Army experts talk cyber domain.
Panelists discuss "Operationalizing the Cyber Domain for the Army" at the AUSA Winter Symposium Thursday in Huntsville. Ala. Panelists included: Lt. Gen. Mark Bowman, director for command, control, communications and computer/cyber/chief information officer, J-6, Joint Staff; Maj. Gen. Thomas James Jr., director, Mission Command Center of Excellence, Army Training and Doctrine Command; Col. Maureen O'Connor, director, Army Joint Force Headquarters - Cyber, Army Training and Doctrine Command; Lt. Col. Paul Stanton, technical liaison to USCYBERCOM, Army Cyberspace Command; and Robert Fecteau, chief information officer, SAIC. The panel was moderated by retired Lt. Gen. Jeff Sorenson and chaired by Lt. Gen. Edward Cardon, commanding general, Army Cyberspace Command.

HUNTSVILLE, Ala. -- It's a warfighting domain that is ever-evolving and offers no easy answers for the fight, but is becoming all the more important as the Army heads into the future.

Experts from across the Army discussed the importance of and challenges associated with "Operationalizing the Cyber Domain for the Army," at the Association of the United States Army's 2014 Winter Symposium in Huntsville, Ala. Thursday. Moderated by retired Lt. Gen. Jeff Sorenson, and chaired by Lt. Gen. Edward Cardon, commanding general, Army Cyber Command, panelists included: Lt. Gen. Mark Bowman, director for command, control, communications and computer/cyber/chief information officer, J-6, Joint Staff; Maj. Gen. Thomas James Jr., director, Mission Command Center of Excellence, Army Training and Doctrine Command; Col. Maureen O'Connor, director, Army Joint Force Headquarters - Cyber, Army Training and Doctrine Command; Lt. Col. Paul Stanton, technical liaison to USCYBERCOM, Army Cyberspace Command; and Robert Fecteau, chief information officer, SAIC.

"We've got to make this operational now, we've got to make cyber work for us now," Bowman said. "No matter how you look at it, we are outnumbered. It doesn't matter what method you try to figure out to come up with a better answer on our behalf, we're outnumbered - as DoD, as U.S. government and as a nation. The cyber enemy is an enemy that's potentially more dangerous than any individual or machine than we have ever known in the history of the world. We've got to be able to defend against the threat."

Developing that defense, as mentioned by the panelists, includes training and education for the current workforce, growing new talent, keeping up with technology and new capabilities, and developing the infrastructure and platforms needed to succeed in the cyber domain.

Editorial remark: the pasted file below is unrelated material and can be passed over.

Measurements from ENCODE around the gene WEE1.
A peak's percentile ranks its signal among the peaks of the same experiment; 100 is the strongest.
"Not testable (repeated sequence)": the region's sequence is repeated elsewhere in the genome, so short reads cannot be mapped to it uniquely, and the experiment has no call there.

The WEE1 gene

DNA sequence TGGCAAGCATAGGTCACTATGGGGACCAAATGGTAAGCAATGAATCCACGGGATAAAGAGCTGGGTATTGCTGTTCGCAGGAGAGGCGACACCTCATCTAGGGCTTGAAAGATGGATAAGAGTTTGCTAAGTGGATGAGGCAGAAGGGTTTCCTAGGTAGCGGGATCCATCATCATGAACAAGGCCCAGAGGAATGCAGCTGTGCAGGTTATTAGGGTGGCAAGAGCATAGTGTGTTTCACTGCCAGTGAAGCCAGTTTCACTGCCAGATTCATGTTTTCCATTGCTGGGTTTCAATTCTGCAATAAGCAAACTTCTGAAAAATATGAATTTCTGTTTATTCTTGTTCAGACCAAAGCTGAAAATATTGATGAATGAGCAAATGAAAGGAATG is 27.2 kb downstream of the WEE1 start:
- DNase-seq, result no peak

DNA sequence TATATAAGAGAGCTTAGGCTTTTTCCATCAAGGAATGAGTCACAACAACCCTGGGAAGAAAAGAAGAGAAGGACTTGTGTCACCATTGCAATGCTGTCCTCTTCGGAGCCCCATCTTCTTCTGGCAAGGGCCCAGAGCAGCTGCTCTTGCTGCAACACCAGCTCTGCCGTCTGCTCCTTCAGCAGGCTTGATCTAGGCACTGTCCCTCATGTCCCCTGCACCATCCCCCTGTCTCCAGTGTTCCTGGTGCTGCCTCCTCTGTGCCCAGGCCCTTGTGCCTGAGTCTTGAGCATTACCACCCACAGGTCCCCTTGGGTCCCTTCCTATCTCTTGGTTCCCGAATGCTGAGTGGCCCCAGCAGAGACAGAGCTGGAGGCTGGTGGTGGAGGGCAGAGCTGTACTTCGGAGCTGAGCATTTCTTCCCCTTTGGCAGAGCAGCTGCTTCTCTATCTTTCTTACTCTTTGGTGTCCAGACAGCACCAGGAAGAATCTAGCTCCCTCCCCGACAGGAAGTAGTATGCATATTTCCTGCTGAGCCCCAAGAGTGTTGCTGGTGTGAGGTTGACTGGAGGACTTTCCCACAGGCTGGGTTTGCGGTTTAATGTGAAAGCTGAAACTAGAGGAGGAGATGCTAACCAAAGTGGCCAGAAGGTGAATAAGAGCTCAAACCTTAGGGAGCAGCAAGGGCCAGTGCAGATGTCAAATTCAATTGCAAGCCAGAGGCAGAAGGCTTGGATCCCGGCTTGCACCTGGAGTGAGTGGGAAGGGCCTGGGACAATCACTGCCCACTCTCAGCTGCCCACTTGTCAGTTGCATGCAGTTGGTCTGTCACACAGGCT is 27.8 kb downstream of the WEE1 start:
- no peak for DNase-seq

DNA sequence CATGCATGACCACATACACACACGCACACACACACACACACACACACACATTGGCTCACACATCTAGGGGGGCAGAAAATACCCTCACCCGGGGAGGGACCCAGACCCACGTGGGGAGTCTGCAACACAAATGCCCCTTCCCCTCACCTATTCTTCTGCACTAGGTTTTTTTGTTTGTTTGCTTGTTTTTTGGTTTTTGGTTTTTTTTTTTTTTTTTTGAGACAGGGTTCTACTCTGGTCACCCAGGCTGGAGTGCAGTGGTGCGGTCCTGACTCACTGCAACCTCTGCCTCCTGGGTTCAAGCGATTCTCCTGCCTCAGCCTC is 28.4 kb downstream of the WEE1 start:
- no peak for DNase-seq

"We see the battlefield in cyberspace through data," Stanton said. "There is an enormous volume, velocity and variety in that data. If I deploy an infantry scout to over-watch the road intersection, that scout would report back when a certain number of vehicles traverse the road, and that becomes a strong indicator to the decision maker on what to do next.

"In cyberspace, the avenues of approach are hundreds if not thousands, within an operating environment. Additionally, the vehicles, if you will, that traverse that network are in the millions. There's just a vast amount of data that we have to have the right capabilities and tools to translate into information in support of the decision process for mission commanders."

The sheer volume of that information poses a challenge, Stanton said.

"When I literally have billions of data points, which ones are relevant to feed back to the commander, and how do I determine that?" Stanton said. "The relationships between the data -- when I have those hundreds, if not thousands, of avenues of approach and millions of events - how do I determine which ones are correlated and related to one another in some interesting way? It's not as neat a package as counting the number of vehicles that traverse the road intersection. How do I determine what actually is an indicator of threat activity on the network, and ultimately, how do I get to causality?"

Reaching across land, sea, air and space, the cyber domain is a warfighting domain and a commander's business, according to James,

"We've got to be able to take information and make it knowledge, and get it to the commander on the battlefield, where it's needed, where their organization is developing the situation through action and contact with the enemy," James said. "We have to be able to protect our networks, establish resilient communications capability and be able to retain the ability to fight degraded. That is the environment we will be in. We've got to be able to include mission command on the move and our link to the Joint Force so we include that joint synergy."

Sharing information is not the only challenge associated with the cyber domain, but protecting it as well. Sorenson referenced Operation Buckshot Yankee, a cyberattack that occurred in 2008 when malicious software infected both unclassified and classified systems via a flash drive. Intellectual property is a key area of concern, according to Bowman.

"Cyber reaches through everything," Bowman said. "It means protecting intellectual property. The theft of IP is the greatest transfer of wealth in history. Why would another country or adversary, or even a friend spend a bunch of money on R&D to come up with something when they could steal it from somebody else and start from a rolling start or full steam?"

While the challenges seem daunting, in his presentation to AUSA attendees prior to the panel, Cardon shared his hope for the future in a world where 100 hours of video are uploaded to YouTube every minute and millions of emails shared.

"This is not dark; this is tremendous opportunity," Cardon said.

Page last updated Thu February 20th, 2014 at 00:00